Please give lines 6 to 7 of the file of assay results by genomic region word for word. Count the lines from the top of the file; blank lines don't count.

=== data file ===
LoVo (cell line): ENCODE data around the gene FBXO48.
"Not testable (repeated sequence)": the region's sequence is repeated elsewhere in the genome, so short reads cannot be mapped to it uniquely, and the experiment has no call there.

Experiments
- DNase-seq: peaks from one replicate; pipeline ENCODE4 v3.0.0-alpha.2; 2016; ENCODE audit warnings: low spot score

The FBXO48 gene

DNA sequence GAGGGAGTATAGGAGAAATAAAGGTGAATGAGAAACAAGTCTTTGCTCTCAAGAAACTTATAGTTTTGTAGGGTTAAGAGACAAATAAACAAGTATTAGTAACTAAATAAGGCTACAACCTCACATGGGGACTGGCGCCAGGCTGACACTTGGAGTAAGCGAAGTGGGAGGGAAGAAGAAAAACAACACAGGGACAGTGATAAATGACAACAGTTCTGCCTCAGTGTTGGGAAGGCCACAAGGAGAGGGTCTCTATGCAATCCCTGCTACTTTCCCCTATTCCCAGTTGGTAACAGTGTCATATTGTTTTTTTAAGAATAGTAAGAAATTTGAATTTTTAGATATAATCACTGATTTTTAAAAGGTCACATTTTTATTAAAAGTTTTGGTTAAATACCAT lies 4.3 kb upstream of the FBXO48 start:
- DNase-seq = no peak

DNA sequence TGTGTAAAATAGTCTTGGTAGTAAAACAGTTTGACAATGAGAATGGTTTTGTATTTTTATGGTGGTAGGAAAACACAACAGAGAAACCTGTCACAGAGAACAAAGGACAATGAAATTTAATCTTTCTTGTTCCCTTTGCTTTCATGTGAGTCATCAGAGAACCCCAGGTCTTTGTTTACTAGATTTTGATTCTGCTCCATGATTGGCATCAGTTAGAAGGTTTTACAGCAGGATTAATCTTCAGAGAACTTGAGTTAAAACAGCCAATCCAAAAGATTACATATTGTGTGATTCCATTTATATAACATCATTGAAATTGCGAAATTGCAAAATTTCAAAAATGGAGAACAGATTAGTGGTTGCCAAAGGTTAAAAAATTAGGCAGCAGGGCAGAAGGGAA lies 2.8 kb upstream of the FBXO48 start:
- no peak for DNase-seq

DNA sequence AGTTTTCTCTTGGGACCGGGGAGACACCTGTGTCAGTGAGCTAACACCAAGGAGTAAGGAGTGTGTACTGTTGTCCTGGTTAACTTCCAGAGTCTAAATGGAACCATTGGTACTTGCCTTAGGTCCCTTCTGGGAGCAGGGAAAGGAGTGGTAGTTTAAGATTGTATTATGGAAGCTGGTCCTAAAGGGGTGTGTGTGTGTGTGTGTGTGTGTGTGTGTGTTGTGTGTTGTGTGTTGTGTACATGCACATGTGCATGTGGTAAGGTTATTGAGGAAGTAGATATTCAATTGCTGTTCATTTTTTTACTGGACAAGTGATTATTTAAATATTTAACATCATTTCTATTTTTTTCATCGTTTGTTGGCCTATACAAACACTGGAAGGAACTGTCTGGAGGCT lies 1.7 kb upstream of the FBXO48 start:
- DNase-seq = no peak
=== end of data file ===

DNA sequence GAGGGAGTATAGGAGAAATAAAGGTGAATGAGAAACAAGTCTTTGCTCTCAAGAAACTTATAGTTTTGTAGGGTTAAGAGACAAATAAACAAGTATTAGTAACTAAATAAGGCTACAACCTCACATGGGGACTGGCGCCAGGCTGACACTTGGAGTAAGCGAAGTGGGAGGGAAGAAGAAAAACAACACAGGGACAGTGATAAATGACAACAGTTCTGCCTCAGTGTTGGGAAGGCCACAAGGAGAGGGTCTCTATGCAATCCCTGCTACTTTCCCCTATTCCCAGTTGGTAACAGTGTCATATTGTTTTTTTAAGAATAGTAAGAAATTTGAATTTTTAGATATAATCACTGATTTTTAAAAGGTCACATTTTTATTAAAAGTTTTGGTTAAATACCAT lies 4.3 kb upstream of the FBXO48 start:
- DNase-seq = no peak